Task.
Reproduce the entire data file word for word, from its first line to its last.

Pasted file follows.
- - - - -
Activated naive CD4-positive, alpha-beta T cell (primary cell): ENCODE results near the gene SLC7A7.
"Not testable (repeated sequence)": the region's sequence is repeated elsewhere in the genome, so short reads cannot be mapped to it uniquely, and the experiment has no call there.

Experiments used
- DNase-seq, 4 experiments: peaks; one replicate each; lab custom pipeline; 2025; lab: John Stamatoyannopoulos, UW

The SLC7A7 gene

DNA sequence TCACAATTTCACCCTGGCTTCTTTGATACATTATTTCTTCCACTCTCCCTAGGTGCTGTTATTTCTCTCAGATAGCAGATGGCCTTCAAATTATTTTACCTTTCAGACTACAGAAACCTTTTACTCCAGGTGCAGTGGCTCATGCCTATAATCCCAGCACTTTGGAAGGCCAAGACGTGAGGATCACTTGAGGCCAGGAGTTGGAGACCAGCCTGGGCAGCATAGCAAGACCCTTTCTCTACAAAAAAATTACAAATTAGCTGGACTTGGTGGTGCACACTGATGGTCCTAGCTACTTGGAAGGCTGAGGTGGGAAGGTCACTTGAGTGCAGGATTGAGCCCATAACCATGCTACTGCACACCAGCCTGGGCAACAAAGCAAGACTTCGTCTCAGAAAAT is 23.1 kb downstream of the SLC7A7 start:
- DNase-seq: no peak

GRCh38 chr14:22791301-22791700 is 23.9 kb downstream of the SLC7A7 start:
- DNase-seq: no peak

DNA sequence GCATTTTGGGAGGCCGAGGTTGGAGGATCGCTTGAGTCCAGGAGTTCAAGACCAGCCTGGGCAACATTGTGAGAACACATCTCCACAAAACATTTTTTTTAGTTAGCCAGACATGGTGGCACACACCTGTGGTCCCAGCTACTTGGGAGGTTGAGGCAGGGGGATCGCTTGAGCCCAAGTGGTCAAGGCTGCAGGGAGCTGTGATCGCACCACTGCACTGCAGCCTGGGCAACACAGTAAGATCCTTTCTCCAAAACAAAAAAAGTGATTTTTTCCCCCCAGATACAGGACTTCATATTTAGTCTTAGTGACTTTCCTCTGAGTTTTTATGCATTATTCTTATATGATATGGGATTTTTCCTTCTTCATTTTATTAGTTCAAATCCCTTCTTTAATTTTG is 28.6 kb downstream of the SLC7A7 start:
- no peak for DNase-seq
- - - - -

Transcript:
Activated naive CD4-positive, alpha-beta T cell (primary cell): ENCODE results near the gene SLC7A7.
"Not testable (repeated sequence)": the region's sequence is repeated elsewhere in the genome, so short reads cannot be mapped to it uniquely, and the experiment has no call there.

Experiments used
- DNase-seq, 4 experiments: peaks; one replicate each; lab custom pipeline; 2025; lab: John Stamatoyannopoulos, UW

The SLC7A7 gene

DNA sequence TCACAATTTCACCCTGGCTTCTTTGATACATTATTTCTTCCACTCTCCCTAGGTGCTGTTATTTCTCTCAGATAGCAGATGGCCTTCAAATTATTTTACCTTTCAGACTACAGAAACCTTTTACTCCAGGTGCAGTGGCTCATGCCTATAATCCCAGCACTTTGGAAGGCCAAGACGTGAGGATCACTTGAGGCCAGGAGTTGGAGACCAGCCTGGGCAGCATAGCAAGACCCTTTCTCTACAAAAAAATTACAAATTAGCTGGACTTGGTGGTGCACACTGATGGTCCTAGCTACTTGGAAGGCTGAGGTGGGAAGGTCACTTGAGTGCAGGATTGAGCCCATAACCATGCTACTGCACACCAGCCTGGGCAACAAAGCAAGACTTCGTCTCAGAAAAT is 23.1 kb downstream of the SLC7A7 start:
- DNase-seq: no peak

GRCh38 chr14:22791301-22791700 is 23.9 kb downstream of the SLC7A7 start:
- DNase-seq: no peak

DNA sequence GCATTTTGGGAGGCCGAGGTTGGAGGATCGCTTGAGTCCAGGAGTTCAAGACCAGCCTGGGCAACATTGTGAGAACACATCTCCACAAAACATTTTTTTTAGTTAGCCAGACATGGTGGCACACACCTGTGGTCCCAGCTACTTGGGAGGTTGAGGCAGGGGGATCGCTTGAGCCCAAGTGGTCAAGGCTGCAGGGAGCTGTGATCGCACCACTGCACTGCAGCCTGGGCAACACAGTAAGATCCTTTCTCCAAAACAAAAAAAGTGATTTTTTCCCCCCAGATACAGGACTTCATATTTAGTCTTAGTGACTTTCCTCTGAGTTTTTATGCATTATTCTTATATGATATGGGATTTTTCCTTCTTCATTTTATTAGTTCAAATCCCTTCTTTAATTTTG is 28.6 kb downstream of the SLC7A7 start:
- no peak for DNase-seq